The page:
Best Practices for Minutes Writing

If you are meeting minutes writer, it is not just about writing the minutes, but also about making them readable and productive.

There are a few questions you should ask yourself when considering whether to write meeting minutes. For example:
  • Do you have the time to write the minutes?
  • Do you think your meeting notes are worth writing down?
  • Do you want your colleagues to be able to read what's going on in the meeting?
  • If so, then it's worth taking the time out of your day for a formal report. If not, then minutes don't need to be written.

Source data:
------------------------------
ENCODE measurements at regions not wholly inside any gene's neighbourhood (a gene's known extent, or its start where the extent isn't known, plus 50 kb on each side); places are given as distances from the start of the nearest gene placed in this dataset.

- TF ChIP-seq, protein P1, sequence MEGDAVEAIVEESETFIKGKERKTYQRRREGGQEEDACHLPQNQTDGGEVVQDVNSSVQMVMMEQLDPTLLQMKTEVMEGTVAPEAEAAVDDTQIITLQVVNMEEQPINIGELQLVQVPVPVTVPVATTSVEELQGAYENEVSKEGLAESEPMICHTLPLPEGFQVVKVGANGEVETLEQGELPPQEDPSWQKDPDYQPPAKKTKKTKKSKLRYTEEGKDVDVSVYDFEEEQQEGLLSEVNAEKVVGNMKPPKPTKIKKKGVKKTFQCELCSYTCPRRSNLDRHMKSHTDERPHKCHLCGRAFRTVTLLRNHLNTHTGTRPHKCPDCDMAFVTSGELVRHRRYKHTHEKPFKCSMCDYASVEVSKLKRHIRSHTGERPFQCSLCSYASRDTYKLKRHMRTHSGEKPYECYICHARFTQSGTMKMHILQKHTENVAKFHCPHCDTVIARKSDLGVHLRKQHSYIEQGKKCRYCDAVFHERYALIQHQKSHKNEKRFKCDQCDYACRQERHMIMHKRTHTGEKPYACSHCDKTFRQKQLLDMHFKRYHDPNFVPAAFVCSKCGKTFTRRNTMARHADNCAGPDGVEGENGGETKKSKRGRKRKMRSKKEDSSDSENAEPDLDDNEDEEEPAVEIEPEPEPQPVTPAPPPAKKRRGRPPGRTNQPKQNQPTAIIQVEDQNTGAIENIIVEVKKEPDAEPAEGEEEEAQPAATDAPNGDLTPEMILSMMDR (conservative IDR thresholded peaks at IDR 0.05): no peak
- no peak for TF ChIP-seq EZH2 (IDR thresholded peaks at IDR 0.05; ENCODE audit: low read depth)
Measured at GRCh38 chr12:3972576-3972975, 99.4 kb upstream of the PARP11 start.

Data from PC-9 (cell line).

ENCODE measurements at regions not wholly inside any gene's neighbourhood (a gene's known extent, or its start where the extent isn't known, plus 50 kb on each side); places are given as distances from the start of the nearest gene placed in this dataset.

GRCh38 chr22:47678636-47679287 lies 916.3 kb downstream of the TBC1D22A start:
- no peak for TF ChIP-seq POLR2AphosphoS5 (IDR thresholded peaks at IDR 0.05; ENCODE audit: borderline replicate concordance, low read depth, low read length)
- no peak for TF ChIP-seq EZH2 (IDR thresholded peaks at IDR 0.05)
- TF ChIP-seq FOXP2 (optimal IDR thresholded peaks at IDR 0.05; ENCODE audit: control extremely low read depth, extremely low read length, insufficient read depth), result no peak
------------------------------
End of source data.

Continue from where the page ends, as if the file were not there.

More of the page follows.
And once you decide, the best way to do it is as follows:

1. Clearly define the purpose of the meeting and set goals for the meeting minutes (who, what, where, when)
2. Draft main points with major highlights from the discussion; don't make it too wordy or verbose
3. Document all actions taken and decisions made during the meeting; write "minuted" in red next to objectives that have been accomplished during the meeting and in green next to objectives that are still pending at this point in time
4. To avoid confusion between main points and action items (or minuted), list out only actions

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